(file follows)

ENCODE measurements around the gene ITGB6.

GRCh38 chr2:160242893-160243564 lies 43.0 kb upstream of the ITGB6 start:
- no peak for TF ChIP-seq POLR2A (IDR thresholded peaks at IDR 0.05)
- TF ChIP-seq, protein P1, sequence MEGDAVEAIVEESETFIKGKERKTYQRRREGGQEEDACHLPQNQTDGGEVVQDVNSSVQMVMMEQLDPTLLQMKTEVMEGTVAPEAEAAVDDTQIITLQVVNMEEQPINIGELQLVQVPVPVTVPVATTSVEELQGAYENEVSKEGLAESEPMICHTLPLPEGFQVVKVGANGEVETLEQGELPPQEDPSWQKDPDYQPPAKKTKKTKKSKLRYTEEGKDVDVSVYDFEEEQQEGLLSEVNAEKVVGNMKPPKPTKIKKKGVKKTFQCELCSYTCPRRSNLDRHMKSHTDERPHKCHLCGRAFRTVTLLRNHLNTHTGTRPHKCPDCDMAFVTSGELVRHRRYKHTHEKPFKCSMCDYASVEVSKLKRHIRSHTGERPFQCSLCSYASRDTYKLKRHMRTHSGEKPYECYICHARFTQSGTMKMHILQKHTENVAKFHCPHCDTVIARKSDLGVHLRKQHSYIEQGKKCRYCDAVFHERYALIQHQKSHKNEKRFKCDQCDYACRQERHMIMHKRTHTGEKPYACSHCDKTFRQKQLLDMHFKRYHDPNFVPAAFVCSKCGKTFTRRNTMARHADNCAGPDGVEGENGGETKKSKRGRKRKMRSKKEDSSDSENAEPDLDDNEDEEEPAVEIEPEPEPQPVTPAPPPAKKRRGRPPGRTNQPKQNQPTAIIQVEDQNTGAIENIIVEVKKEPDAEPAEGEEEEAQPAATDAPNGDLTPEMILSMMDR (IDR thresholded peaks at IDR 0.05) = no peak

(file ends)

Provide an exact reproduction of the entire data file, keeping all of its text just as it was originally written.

ENCODE measurements around the gene ITGB6.

GRCh38 chr2:160242893-160243564 lies 43.0 kb upstream of the ITGB6 start:
- no peak for TF ChIP-seq POLR2A (IDR thresholded peaks at IDR 0.05)
- TF ChIP-seq, protein P1, sequence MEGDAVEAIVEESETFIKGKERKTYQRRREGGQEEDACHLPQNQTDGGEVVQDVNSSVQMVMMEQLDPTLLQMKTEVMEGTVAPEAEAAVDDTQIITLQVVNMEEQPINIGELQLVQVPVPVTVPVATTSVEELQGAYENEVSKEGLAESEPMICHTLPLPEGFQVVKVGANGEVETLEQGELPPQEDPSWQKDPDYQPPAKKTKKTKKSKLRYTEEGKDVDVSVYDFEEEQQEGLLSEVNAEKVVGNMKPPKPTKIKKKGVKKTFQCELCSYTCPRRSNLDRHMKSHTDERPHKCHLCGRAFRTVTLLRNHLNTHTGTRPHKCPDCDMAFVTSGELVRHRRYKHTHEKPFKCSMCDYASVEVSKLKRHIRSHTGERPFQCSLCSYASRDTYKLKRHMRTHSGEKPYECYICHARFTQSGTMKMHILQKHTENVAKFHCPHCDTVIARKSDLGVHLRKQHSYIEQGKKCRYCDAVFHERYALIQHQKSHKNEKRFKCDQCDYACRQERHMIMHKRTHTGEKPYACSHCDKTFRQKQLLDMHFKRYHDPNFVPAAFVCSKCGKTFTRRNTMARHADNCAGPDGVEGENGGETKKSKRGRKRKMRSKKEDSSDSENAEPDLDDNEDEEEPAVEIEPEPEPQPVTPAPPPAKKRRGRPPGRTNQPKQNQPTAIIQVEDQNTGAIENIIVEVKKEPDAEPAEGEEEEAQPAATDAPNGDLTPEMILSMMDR (IDR thresholded peaks at IDR 0.05) = no peak